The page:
It was not immediately clear if any subpoenas had been issued since the executive order went into effect at 8 p.m. Tuesday. When asked about Baraka’s decision earlier in the week, Murphy said he supported the mayor and would provide assistance on testing, enforcement, and other fronts as needed.

Fauci said America in general would do much better right now if it doubled down on masks, distancing itself and avoiding crowds and congregations. Murphy has voiced those messages as urgently as any governor in the nation, even as he continues to say that a broader statewide crackdown is not necessary at this time.

New York state, which boasted the second-lowest positivity rate in the nation on Wednesday despite surpassing the 500,000-case milestone, has also maintained those precautionary measures for months. And Governor Andrew Cuomo continues to take specific restrictive actions to ensure enforcement in non-compliant areas.

Cuomo recently imposed tougher restrictions, some of them total closures, in narrow geographic hotspot areas in Brooklyn, Queens, Orange and Rockland counties, among other tightly packed areas. Queens’ red zone saw its restrictions lifted last week amid significant improvement; Orange County is set to move to less intense rules next week if it stays on course.

Even New York’s so-called “hot spots,” which have sparked significant public anxiety amid fears of a broader resurgence, are averaging a 3.07 percent weekly positivity rate. That’s more than 10 times less than what some major US cities and states see every day. Cuomo urges people to remain calm.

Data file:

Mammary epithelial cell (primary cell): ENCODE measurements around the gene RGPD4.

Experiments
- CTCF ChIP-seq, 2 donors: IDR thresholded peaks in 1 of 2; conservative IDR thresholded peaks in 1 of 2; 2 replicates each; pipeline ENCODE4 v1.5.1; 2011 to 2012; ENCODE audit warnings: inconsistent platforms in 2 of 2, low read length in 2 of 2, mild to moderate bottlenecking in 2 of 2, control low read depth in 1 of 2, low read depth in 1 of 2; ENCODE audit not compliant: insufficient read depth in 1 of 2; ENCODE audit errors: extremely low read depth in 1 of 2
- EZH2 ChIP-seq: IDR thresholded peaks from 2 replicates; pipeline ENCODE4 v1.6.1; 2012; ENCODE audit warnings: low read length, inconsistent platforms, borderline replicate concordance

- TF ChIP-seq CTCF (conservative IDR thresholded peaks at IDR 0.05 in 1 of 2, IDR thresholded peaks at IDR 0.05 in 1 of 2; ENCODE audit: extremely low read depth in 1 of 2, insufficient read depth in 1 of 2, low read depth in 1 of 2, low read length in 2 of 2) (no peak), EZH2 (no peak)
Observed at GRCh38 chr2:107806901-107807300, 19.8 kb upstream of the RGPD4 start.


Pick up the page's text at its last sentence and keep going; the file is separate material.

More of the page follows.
The governor of New York has touted his micro-clustering strategy as an effective virus control measure and hopes it will become the norm in the coming months. He says he anticipates outbreaks like the ones some parts of New York have seen recently, and says they are not of major concern if they are eliminated immediately.

Yet he is growing concerned about the latest wave from the United States to hit New York. Cuomo has urged New Yorkers to avoid nonessential travel, whenever possible. That extends to the neighboring states of New Jersey, Connecticut, Massachusetts and Pennsylvania, all of which meet the criteria for being included on its quarantine list, but aren’t because it says proximity makes it impractical.

New York has lost more people to COVID than any other US state, and many countries around the world, although Texas, California and Florida have risen to the top of the list in terms of confirmed cases in recent months. .

To date, the United States has confirmed nearly 9 million coronavirus cases and reported more than 227,000 deaths, about 69,000 more than the next closest country (Brazil), according to data from Johns Hopkins. Investigators have warned that the death toll could reach 500,000 or even exceed in February without a national mask mandate and near-universal compliance by Americans.

Cuomo and New York City Mayor Bill de Blasio have been asking for it for some time. Fauci recently voiced support for a national mask mandate for the first time amid the latest surge, while Democratic presidential candidate Joe Biden has also called for one. President Donald Trump continues by stating that “we are turning the corner of the pandemic,” in stark contrast to the numbers seen across the country.